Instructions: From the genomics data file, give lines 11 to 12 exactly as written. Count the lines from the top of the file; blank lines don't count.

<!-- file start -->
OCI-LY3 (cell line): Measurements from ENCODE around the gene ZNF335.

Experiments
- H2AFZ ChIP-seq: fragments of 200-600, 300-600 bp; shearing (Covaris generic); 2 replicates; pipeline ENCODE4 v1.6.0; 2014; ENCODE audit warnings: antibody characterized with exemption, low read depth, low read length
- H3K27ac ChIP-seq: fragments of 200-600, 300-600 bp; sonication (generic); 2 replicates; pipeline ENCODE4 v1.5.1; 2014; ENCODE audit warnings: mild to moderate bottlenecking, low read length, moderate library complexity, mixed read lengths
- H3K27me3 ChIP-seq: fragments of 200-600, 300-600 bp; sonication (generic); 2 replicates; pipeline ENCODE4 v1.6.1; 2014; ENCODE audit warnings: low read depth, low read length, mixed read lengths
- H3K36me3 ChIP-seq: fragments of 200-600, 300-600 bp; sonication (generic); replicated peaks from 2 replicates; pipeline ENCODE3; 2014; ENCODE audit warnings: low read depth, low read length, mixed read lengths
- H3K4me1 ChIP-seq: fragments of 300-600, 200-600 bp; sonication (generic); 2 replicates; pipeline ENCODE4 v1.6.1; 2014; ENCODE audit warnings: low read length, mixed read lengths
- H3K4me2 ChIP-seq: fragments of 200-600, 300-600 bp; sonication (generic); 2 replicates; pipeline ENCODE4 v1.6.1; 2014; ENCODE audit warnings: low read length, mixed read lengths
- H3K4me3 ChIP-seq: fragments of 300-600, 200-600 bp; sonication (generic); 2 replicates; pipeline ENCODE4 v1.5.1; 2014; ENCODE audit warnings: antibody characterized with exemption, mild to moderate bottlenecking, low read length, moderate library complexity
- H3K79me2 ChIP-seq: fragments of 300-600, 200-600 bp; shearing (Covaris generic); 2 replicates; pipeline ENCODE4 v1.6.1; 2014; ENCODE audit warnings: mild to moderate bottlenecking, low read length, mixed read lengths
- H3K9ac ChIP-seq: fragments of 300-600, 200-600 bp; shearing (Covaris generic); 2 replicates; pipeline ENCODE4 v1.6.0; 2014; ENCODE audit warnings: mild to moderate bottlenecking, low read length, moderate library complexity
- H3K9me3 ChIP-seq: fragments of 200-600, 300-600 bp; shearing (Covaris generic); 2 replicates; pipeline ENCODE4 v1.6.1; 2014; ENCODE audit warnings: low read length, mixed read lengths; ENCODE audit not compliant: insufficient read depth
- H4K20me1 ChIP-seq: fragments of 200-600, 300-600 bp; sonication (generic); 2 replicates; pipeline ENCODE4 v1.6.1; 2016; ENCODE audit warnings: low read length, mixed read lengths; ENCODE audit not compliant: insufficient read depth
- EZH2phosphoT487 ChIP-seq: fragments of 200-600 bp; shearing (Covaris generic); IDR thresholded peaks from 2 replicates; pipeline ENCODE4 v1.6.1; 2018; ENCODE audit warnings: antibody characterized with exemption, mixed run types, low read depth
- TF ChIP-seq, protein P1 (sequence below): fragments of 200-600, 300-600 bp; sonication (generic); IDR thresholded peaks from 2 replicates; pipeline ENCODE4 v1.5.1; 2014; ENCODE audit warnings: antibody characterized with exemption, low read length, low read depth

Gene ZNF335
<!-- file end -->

- H3K9ac ChIP-seq: fragments of 300-600, 200-600 bp; shearing (Covaris generic); 2 replicates; pipeline ENCODE4 v1.6.0; 2014; ENCODE audit warnings: mild to moderate bottlenecking, low read length, moderate library complexity
- H3K9me3 ChIP-seq: fragments of 200-600, 300-600 bp; shearing (Covaris generic); 2 replicates; pipeline ENCODE4 v1.6.1; 2014; ENCODE audit warnings: low read length, mixed read lengths; ENCODE audit not compliant: insufficient read depth